Narcolepsy is a neurological condition that affects your body’s sleeping and waking cycles.
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Adrenal insufficiency is a health condition where your adrenal glands don’t make enough of certain hormones. This can lead to symptoms that are similar to those of narcolepsy, such as chronic fatigue and muscle weakness.
Another related term you may have heard of is “adrenal fatigue,” which is used to describe a mild type of adrenal insufficiency that’s supposedly brought on by chronic stress. However, adrenal fatigue isn’t a proven medical condition.
Below, we’ll explore the ins and outs of narcolepsy, adrenal insufficiency, and adrenal fatigue. Keep reading to learn more.
Adrenal fatigue is a theory that chronic stress can impact the function of the adrenal glands. The adrenal glands are found above your kidneys and make hormones like cortisol, which is important for how you respond to stress.
Supporters of the theory of adrenal fatigue believe that the buildup of stress becomes too much for your adrenal glands. Due to this, they cannot produce enough cortisol to meet the body’s demands, causing symptoms like:
- lasting fatigue or feeling continually “run down”
- disrupted sleep, such as difficulty falling sleep or trouble waking up
- cravings for salt, sugar, or both
While some symptoms of adrenal fatigue are similar to those of narcolepsy, it really isn’t possible to compare the two. This is because adrenal fatigue isn’t recognized as a legitimate medical condition.
The reported symptoms of adrenal fatigue are general and could be caused by any actual health condition that needs to be treated. According to the Endocrine Society, these may include conditions like:
- obstructive sleep apnea
- adrenal insufficiency
Adrenal insufficiency is a medical condition in which your adrenal glands don’t make enough of the hormone cortisol and, in some cases, aldosterone. There are several types of adrenal insufficiency.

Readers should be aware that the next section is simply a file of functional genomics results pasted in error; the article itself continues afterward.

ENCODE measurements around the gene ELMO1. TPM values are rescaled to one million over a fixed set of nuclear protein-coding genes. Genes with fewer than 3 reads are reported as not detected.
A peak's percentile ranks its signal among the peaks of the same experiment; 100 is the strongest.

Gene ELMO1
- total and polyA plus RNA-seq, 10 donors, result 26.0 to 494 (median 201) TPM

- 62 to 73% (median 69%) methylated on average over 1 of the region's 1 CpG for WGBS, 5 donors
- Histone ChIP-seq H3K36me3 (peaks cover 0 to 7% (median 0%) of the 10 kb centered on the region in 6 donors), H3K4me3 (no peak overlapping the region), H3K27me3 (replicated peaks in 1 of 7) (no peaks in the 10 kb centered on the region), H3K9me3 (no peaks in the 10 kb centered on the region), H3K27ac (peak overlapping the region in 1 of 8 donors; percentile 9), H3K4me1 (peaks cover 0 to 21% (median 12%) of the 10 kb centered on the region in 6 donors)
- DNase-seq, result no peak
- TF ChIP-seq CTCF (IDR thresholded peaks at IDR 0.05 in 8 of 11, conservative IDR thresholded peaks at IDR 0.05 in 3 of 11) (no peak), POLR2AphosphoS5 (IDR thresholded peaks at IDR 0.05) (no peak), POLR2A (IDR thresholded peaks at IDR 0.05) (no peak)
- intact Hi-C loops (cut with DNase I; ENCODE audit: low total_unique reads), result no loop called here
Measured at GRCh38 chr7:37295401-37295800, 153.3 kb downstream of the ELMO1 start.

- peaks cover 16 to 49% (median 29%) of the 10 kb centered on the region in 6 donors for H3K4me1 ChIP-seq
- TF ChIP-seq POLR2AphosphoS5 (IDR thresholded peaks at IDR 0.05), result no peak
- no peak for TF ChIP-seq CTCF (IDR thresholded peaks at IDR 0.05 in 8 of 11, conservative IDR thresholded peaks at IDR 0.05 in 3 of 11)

Some types have to do with decreased production of hormones in the brain. These hormones eventually promote cortisol production in the adrenal glands, so when they’re in short supply, cortisol levels are lower.
Some types of narcolepsy also have to do with decreased hormone production in the brain. In this case, it’s the hormone hypocretin, also called orexin, which regulates sleeping and waking.
It’s also possible for people with narcolepsy to have other health conditions involving hormones, such as adrenal insufficiency and hypothyroidism.
Older research has also found that low levels of hypocretin in people with narcolepsy may impact other hormone pathways, such as those involved in adrenal insufficiency.
Lastly, there’s overlap in the symptoms of adrenal insufficiency and narcolepsy, such as excessive tiredness or fatigue and muscle weakness.
However, there are many important differences between adrenal insufficiency and narcolepsy as well. Let’s go over the different aspects these two conditions now.
The symptoms of adrenal insufficiency typically come on slowly and can include things like:
- chronic fatigue
- muscle weakness
- reduced appetite
- abdominal pain
- digestive symptoms like nausea, vomiting, or diarrhea
- muscle or joint pain
- changes in mood, such as irritability or depression
- low blood pressure, especially when standing up
- low blood sugar
- darkening of the skin
- cravings for salt
- irregular or absent menstrual periods
- loss of pubic hair
The symptoms of narcolepsy can include:
- excessive daytime sleepiness, regardless of how much sleep you got the night before
- sleep attacks, where you fall asleep unexpectedly
- cataplexy, when muscle weakness comes on suddenly, often in response to strong emotions
- disrupted sleep
- sleep paralysis